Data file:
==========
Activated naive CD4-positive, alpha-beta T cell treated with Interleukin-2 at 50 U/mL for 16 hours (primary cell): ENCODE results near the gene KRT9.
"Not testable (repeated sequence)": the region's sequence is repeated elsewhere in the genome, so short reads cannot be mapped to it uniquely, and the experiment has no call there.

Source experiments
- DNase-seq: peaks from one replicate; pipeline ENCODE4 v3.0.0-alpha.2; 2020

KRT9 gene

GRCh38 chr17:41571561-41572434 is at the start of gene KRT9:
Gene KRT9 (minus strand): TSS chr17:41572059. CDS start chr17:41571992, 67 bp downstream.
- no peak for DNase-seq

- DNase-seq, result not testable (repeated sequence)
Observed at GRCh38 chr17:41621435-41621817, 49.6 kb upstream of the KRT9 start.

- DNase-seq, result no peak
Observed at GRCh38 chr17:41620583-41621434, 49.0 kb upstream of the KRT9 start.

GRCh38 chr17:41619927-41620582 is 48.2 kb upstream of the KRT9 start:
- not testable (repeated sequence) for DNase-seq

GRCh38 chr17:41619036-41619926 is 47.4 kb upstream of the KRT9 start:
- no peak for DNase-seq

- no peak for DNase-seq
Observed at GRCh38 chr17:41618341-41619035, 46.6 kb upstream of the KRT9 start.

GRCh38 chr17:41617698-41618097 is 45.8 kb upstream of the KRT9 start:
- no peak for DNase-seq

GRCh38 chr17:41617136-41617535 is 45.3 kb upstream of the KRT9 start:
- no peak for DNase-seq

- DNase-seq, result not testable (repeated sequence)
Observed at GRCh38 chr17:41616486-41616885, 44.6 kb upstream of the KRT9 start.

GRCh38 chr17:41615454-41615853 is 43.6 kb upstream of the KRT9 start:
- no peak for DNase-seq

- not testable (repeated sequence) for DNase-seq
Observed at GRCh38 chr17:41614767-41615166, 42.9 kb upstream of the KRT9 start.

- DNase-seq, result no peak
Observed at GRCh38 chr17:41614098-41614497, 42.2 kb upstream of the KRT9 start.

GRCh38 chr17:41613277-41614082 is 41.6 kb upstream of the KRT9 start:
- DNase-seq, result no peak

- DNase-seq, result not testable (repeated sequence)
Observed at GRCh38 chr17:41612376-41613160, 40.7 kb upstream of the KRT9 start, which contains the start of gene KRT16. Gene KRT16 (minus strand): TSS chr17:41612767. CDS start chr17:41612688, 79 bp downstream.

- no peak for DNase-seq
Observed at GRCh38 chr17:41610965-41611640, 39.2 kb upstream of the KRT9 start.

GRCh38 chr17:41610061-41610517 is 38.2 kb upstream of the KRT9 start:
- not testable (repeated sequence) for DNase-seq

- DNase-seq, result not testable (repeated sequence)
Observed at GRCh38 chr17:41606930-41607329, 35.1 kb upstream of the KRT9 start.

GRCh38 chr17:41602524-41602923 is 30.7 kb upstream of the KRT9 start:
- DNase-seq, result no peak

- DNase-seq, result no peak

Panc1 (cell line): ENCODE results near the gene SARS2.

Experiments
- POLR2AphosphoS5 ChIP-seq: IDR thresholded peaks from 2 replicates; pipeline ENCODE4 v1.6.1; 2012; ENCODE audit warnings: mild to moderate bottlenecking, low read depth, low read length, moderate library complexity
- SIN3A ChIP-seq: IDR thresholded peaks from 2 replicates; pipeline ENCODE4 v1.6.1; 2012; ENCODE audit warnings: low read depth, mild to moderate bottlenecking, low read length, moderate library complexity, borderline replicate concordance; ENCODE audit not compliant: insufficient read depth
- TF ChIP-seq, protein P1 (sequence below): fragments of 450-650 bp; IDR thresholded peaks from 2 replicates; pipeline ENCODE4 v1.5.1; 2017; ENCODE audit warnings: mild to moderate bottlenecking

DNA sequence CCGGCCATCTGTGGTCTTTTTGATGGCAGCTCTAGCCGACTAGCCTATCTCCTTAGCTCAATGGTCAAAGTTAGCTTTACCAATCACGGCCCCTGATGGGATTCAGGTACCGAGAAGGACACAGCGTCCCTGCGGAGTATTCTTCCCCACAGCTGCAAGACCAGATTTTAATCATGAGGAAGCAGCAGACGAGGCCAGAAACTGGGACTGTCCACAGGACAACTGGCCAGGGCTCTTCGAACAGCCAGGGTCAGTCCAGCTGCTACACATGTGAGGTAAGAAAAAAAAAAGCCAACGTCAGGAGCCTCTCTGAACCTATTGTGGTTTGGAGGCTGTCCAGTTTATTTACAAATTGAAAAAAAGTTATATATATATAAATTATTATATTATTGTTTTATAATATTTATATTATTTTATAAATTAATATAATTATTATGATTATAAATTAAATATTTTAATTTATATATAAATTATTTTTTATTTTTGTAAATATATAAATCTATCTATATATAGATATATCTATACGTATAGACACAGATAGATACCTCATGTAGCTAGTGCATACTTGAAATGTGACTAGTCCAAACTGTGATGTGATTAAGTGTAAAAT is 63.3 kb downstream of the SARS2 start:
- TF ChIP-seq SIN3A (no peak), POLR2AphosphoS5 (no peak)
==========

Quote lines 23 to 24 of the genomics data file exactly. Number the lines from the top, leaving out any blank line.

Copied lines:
- DNase-seq, result not testable (repeated sequence)
Observed at GRCh38 chr17:41616486-41616885, 44.6 kb upstream of the KRT9 start.